Things to Make - A Pueblo Village

Before you laugh (okay, so while you laugh) remember it is the process not the product.

Two weekends ago, T had a fever and my husband had to work, leaving me completely homebound with the kids (without TV, which is an entirely separate story). After a moment of panic and depression, I pulled myself together and thought "all-day craft project?" So I scanned my favorite kids' project book - More Than Moccasins: A Kid's Activity Guide to Traditional North American Indian Life (A Kid's Guide series) (for other posts on the book, click here and here) and tried to find something based on materials we had on hand. After a quick glance of the recycling bin I realized we had enough boxes to make a Pueblo Indian village. Scroll below to see how I made this into an all day task. I'm really proud of us on this one, as we're not usually the best at staying home for long periods of time.

After I cut doors and windows into the boxes the girls painted them. Yes, I'm aware that painting on shiny cardboard is pretty difficult, but sometimes you have to use the materials you have. A more motivated mother may have wrapped the boxes in brown paper first. But I wasn't feeling that motivated.


After the girls finished painting I made moldable clay using the recipe photographed above from Philadelphia's Please Touch Museum. Unfortunately, the recipe produced a sticky, hard-to-work-with substance, so I added some cream of tartar and extra flour, which worked much better (cherry koolaid mix made it smell so yummy). I assumed that the moldable dough would somehow be different than playdough (maybe it would dry harder?) but it really wasn't, so I still recommend the easier recipe used here. F then made pots out of the moldable dough. Here's the recipe I used:

*1 and 1/4 cup flour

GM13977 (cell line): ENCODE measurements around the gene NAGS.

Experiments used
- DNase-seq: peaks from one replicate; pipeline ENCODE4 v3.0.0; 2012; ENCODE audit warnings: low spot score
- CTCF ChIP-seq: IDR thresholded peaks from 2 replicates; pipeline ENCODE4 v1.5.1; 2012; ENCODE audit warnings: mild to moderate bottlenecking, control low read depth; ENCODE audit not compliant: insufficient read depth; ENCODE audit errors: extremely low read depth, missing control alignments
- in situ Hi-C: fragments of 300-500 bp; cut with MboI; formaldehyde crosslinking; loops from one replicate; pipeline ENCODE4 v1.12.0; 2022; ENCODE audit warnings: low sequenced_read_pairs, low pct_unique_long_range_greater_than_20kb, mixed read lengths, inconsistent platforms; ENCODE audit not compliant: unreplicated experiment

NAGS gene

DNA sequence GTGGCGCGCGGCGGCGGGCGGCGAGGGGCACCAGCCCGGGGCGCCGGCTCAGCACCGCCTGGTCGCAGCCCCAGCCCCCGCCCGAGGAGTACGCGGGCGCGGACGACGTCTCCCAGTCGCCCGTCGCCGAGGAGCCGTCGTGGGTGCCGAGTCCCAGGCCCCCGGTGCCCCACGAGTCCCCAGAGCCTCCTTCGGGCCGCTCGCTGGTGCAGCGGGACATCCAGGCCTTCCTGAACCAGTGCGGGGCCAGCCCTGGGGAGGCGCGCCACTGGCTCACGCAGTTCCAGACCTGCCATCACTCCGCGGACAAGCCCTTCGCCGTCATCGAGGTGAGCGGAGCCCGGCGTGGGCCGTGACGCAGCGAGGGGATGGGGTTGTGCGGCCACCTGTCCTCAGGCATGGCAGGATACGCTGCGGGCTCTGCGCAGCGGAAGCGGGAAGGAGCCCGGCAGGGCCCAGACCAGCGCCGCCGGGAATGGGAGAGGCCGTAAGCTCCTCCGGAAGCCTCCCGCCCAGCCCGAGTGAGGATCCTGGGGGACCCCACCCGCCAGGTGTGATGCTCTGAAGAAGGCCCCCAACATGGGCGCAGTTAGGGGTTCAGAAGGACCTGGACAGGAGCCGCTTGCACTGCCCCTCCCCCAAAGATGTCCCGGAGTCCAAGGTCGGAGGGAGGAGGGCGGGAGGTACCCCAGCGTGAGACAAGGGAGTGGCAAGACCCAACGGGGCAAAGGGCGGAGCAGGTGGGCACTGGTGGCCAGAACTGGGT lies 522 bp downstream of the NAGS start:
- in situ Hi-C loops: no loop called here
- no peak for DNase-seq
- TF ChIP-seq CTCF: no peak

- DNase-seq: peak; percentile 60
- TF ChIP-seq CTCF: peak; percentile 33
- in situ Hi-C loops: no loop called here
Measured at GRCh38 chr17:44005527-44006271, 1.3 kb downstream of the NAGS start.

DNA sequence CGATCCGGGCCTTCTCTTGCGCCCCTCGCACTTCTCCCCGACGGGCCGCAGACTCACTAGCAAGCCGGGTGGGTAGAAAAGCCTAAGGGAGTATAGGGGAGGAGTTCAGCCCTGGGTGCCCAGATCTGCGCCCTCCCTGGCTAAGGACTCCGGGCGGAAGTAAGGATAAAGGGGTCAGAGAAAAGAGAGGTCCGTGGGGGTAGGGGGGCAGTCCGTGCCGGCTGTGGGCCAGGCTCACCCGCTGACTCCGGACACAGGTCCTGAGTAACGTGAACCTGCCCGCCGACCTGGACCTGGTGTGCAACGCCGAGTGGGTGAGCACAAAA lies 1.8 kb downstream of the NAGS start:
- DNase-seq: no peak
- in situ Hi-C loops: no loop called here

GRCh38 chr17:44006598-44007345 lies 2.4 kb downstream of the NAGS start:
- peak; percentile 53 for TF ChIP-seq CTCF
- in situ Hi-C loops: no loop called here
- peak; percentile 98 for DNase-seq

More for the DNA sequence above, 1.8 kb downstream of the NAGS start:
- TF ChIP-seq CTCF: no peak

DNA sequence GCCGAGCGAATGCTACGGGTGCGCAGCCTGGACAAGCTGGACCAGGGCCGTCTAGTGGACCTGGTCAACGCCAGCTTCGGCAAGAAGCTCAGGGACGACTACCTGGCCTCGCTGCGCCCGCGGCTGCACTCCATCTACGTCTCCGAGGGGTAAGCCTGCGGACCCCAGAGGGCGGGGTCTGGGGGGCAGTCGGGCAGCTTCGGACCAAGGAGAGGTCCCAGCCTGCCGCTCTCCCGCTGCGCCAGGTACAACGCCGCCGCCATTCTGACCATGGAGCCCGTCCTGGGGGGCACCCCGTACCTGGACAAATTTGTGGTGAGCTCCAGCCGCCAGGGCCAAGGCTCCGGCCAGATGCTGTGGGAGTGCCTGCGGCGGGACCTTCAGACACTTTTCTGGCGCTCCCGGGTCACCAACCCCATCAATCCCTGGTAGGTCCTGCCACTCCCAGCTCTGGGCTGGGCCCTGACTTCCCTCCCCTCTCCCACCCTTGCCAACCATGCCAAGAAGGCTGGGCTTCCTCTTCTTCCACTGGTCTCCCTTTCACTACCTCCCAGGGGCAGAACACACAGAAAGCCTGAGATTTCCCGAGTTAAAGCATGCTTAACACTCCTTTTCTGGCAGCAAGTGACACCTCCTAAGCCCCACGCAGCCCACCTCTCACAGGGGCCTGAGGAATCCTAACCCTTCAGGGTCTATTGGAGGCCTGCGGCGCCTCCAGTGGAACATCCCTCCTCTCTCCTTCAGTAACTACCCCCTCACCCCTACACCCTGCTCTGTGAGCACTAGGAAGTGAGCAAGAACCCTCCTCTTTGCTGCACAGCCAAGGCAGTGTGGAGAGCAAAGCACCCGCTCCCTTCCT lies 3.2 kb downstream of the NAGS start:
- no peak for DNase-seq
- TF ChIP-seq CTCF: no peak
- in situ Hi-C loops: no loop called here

*1 cup boiling water
*1 pkg powdered drink mix (we used cherry kool-aid)
*1/4 cup salt
*1 tbsp oil
*2 tbsp cream of tartar

*Mix powdered drink mix, flour, and salt. Add oil. Add boiling water and stir with a wooden spoon. Add cream of tartar. Let cool.


After I put T down for his afternoon nap, the girls and I scavenged outside for natural materials to decorate our house, especially sticks to build ladders. Obviously, as Virginia's climate is completely different from the hot, dry southwest, we dropped any pretense of historical accuracy; except the Pueblo Indians used natural materials and we used natural materials, so at least we kept with the spirit of the project.


Making a stick ladder proved difficult, dad ended up breaking from work for a little while to help us construct one. We read in our book how the pueblo dwellings had holes in the roof for exit and entry. P thought it important that we use several leaves and branches to hide the holes, in case of enemy invasion. Finally, after much "natural" decorating, we had our own village (see top of this post for the final product).


Obviously, we now needed people to live in our village. The small doors eliminated most of the girls' dolls, so we ended up using Candyland game pieces. They seemed to like their new home, though they slept a lot in the leaf hammock pictured above. Then P decided they needed wives and so went the rest of the afternoon.

Obviously our little village was neither historically accurate nor incredibly beautiful, but it kept our day moving along. And hopefully my kids learned a little bit along the way. What about everyone else? Any good ideas for winter sick days?

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